Resistant Starch 101: Where and How to Get it
In our Weight Loss Awakening Group on Facebook, we recently received a couple of questions about resistant starch. You’ve probably read about resistant starch on health or fitness websites or magazines. It’s actually been touted as a weight loss super food.
You might be thinking, but isn’t starch going to give me high blood sugar spikes? Starch has been getting a bad rap because of this, but this is different from resistant starch, which wouldn’t cause your blood sugar to rise.
Not only does resistant starch help create a balance in our body, especially in our gut, but it also provides other potential health benefits for preventing colon cancer, diabetes, and weight loss. You can get resistant starch from food and you don’t need supplements.
What is Resistant Starch?
Resistant starch is food for your gut. You can think of it as a good carb. We have these beneficial bacteria in our gut and they need good food like resistant starch to thrive and produce many other benefits for the entire body, not just your gut.
When we have these beneficial bacteria in the gut and they are fed with resistant starch, they can then release chemicals called short-chain fatty acids. And when short-chain fatty acids are released, those actually feed the gut lining and that creates a good gut barrier and provide anti-inflammatory benefits to other parts of the body.
What's amazing about it is that when our gut bacteria gets food, it releases other chemicals that have a whole host of amazing properties that affect our health and well-being. When we don't have the beneficial bacteria in our gut and if it's not populated in our gut in a good way, it can affect a whole host of other things that are far away from the gut, from your joints, to your heart and brain.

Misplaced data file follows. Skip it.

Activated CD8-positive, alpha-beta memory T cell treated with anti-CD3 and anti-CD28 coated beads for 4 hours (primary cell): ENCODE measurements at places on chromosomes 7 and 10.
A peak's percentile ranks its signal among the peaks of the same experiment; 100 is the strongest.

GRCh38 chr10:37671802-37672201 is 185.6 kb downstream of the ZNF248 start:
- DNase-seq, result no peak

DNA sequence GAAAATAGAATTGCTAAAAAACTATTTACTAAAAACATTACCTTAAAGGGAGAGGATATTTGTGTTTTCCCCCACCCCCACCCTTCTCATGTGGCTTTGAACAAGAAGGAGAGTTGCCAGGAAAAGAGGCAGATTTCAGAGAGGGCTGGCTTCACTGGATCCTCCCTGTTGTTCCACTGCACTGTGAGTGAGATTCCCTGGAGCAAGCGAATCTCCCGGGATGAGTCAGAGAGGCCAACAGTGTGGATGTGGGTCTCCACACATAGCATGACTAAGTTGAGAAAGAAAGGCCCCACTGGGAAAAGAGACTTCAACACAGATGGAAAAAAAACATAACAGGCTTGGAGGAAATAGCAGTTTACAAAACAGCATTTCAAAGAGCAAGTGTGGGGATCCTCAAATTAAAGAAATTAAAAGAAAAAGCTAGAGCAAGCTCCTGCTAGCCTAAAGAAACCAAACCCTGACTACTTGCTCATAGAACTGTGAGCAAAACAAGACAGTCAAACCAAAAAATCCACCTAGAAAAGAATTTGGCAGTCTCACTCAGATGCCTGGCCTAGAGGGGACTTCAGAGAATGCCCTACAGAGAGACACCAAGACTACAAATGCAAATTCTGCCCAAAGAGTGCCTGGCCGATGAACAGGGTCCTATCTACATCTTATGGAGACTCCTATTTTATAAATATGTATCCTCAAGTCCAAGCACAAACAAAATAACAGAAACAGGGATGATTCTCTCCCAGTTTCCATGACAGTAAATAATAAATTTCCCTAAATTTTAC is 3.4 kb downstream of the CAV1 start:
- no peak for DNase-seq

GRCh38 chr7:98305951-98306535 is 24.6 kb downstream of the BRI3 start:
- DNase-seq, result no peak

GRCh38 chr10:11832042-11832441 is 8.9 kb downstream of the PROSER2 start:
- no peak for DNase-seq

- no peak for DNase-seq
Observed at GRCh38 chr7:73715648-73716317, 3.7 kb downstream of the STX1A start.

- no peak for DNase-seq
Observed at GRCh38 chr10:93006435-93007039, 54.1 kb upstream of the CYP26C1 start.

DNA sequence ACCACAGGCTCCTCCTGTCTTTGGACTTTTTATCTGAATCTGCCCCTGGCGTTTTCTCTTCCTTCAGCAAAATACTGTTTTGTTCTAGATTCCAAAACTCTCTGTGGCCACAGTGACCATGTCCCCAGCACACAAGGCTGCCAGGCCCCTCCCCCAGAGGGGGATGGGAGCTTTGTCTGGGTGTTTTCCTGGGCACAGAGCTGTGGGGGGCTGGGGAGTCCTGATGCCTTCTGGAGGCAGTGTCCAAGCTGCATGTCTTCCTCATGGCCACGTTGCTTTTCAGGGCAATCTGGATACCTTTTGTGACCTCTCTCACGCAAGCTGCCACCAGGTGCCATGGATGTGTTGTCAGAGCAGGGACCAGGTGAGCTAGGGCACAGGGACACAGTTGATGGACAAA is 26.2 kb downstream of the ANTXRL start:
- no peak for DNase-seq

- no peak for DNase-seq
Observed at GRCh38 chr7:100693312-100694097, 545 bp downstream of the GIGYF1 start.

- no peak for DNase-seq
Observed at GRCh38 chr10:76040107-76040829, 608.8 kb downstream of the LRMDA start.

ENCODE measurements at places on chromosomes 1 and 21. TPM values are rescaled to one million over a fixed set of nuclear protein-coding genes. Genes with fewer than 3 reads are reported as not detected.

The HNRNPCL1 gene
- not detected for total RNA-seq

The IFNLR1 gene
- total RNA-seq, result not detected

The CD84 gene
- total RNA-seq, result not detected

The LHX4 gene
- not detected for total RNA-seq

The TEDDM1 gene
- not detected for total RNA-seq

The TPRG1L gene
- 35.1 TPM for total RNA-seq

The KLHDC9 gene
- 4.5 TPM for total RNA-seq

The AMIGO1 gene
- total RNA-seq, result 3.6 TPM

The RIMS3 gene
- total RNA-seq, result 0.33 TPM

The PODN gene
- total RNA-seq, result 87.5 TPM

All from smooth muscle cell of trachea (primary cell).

So how does resistant starch work in our body? And why is it so important?
First of all, when resistant starch enters the gut, it gets eaten by the beneficial bacteria there, and that process creates chemicals, compounds called short-chain fatty acids that feed the gut lining.
Resistant starch also has anti-cancer effects. In the colon, they actually induce cancer cells to die.
But there's a delicate gut balance and that's important to understand. You have these good bacteria that you lose when you’re consuming too much sugar, alcohol, pesticides, food coloring, or even possibly when you’re using anti-bacterial soaps. All of these factors can affect the beneficial bacteria in your gut and if that's not there, then you're not going to be able to create these short-chain fatty acids.
First, you need to have the good beneficial bacteria in your gut. We need to pay attention to the things that we're doing in modern day life that can affect that.
Second, you need to give these beneficial bacteria food. If you don't give them food, they're not going to produce those beneficial compounds.
And third, these compounds feed the colonocytes of the colon or the cells that line the gut to create a healthy cell and a healthy gut barrier.
What is Starch?
Starch is a chain of glucose molecules, a chain of sugar molecules. When you eat starch, you have enzymes in your body that cut those chains.
Imagine having a real chain linked together. We have enzymes that break the starch chain apart and then your body can use these individual links, which are sugars. These starches are often found in foods like potatoes and rice and grains.
Most starch is digested, but a small portion is resistant and that's what we call resistant starch.